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Picking the Right Pothole: A Decision Based on Data

This blog post is an excerpt from GovLoop’s recent guide “7 Tips to Transform Your Data Into Compelling Stories.” Download the full guide here.

Syracuse, New York, is a research-rich, post-industrial city that happens to be home to one of the snowiest college campuses in the United States, and due to its geography, the hilltop location is rife with potholes and other weather-related ailments. However, the city’s makeup – with an innovative in-city university in a town that otherwise has faced declining revenue and population – has poised it to pave over problems with ingenuity and resourcefulness.

“It’s probably the way that we should be doing anything anyway, but it’s really a necessity in terms of finding the best ways to deliver service in an otherwise pretty tight economy and budget ecosystem,” Syracuse Chief Data Officer (CDO) Sam Edelstein said about the city’s use of data to fuel process improvements.

When water pools and freezes below the surface, it expands, causing the asphalt above it to fissure slightly. Then when the ice warms back to a liquid state, it contracts into an amorphous shape, causing the surface roadway to give in along the cracks and form a pothole.

In any northern city, potholes crop up regularly, and although residents may accept rocky roads as a part of life, that doesn’t mean they’ll be pleased when the obstructions linger on neighborhood roads. So, after the frost thaws and a new crop of potholes springs up, the Syracuse city government fields regular calls from residents about problems with their streets.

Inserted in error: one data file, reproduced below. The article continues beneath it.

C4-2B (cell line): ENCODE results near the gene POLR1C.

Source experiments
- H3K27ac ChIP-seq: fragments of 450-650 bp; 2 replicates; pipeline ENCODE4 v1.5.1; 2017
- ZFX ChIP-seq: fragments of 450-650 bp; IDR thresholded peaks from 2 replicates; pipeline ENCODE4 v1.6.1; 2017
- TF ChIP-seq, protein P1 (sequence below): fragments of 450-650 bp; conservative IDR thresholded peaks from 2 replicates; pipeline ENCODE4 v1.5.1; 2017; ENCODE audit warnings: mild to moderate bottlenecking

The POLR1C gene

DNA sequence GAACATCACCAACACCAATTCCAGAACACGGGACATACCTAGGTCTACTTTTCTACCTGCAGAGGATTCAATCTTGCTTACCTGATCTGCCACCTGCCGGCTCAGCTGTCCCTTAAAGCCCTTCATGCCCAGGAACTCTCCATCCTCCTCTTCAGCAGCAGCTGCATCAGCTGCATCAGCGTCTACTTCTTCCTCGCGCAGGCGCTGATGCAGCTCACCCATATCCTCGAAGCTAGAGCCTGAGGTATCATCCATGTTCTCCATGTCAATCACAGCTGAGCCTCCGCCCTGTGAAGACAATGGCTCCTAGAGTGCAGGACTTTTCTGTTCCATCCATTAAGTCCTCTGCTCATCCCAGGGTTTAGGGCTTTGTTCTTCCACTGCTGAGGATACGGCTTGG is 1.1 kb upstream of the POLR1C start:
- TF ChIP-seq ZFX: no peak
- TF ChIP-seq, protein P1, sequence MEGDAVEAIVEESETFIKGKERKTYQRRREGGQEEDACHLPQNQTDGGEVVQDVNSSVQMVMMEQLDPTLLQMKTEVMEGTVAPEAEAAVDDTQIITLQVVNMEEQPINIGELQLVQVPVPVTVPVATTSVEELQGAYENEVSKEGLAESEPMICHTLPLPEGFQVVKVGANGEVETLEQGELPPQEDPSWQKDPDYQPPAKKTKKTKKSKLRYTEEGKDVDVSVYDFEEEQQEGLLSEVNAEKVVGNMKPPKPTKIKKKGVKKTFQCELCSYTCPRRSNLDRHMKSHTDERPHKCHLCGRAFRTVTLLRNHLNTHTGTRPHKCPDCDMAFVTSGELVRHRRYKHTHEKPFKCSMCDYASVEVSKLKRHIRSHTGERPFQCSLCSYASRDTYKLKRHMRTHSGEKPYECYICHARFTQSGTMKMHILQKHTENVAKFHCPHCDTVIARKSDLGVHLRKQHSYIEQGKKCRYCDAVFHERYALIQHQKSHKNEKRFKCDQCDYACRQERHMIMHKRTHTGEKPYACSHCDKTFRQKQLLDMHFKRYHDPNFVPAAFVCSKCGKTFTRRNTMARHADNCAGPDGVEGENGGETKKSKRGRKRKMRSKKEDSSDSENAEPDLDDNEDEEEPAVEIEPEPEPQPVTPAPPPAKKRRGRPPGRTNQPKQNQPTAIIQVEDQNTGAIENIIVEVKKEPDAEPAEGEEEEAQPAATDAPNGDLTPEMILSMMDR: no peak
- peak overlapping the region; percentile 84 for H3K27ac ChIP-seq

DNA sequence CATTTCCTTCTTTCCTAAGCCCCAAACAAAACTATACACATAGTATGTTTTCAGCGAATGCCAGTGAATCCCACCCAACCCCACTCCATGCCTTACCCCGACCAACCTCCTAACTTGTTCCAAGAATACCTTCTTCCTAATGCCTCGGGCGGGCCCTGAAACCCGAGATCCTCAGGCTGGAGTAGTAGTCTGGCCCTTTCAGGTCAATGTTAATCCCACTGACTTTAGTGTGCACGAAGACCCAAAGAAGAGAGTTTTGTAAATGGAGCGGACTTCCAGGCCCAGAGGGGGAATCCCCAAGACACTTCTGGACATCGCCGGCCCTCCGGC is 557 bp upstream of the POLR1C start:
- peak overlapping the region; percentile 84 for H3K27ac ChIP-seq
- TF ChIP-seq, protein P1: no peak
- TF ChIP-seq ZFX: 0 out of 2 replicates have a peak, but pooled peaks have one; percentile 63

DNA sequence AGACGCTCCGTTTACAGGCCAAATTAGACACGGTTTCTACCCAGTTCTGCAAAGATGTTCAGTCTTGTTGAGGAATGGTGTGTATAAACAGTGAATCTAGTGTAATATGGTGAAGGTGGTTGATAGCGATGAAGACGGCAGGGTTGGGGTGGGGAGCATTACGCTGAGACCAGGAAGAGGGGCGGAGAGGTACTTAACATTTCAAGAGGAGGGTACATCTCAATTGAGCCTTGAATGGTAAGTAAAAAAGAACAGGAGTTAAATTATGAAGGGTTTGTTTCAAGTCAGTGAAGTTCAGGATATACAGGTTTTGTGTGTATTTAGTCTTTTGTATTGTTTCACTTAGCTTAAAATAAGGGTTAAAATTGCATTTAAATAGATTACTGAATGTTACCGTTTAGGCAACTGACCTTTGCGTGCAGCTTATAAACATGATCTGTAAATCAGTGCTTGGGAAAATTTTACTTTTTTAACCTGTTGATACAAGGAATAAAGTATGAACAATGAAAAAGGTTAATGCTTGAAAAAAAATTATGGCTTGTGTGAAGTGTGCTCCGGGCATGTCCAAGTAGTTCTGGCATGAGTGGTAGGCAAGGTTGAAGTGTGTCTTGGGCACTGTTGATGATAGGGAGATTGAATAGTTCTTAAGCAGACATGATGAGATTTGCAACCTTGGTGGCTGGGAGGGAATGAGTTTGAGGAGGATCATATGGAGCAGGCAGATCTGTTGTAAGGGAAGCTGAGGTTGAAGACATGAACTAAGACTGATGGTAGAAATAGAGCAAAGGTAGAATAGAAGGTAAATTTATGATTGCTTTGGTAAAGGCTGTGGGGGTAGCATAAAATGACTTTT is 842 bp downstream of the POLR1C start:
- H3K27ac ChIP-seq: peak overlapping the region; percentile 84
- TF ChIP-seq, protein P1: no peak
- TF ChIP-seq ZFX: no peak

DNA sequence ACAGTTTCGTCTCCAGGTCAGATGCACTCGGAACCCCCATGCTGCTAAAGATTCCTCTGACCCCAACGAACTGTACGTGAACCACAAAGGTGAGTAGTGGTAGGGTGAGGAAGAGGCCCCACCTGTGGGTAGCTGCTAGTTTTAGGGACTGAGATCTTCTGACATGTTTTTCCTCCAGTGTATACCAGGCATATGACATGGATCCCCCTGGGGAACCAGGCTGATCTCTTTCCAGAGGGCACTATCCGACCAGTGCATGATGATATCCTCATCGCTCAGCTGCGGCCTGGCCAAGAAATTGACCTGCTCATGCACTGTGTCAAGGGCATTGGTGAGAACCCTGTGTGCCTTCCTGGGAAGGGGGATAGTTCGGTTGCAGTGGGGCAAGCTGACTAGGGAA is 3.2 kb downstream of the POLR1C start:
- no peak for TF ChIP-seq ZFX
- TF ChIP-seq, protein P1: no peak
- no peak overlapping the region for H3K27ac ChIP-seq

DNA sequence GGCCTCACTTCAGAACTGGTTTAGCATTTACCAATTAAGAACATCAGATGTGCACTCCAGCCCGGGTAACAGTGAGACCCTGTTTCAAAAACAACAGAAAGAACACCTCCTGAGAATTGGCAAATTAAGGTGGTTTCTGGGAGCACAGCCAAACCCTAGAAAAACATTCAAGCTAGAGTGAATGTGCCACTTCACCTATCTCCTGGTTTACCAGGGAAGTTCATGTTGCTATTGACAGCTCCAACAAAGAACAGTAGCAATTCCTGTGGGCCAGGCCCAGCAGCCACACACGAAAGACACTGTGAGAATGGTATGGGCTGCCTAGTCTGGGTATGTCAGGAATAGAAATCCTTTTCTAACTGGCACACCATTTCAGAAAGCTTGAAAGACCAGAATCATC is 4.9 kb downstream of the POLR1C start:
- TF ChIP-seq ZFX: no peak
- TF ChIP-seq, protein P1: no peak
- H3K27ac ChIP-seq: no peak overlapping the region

The city had crews ready to go out and fix the potholes, but they were often delayed in responding to requests because en route to the specific call, they’d have stop to fill potholes that were not reported. Therefore, the process was inefficient, and citizen services were not as dependable as the city would have liked.

Edelstein and his team had to decide where to allocate resources. Repaving some streets entirely – to better insulate them against potholes as opposed to filling them year after year – could save costs and labor in the long run, but the city had no way of deciding which streets would be worthwhile to invest in.

Without the dedicated funds of a big government data team, Edelstein and his team searched for options in-house. They considered getting crews to track repair jobs on a spreadsheet or creating an app but decided these endeavors might only distract them from the task at hand and waste tax dollars.

Those concerns led to the solution.

“Instead of buying something new, we realized that we had this technology already on our fleet, in GPS units on all of the different vehicles,” Edelstein said.

Edelstein and the city’s Innovation Team – or i-team – synced the GPS technology with cement hose triggers on the fleets, so that every time a pothole was filled, the city knew where. In a database, the city could track where potholes were appearing – and, importantly, where they clumped together – so it could take the proactive step of repaving.

The project is just one of several that Edelstein and the i-team have led. With predictive analytics, data visualizations and partnerships, they were also able to better monitor and drive decisions about road plows and frozen water mains, improving citizen satisfaction and saving costs along the way.

Photo Credit: Jeffrey Wegrzyn on Unsplash

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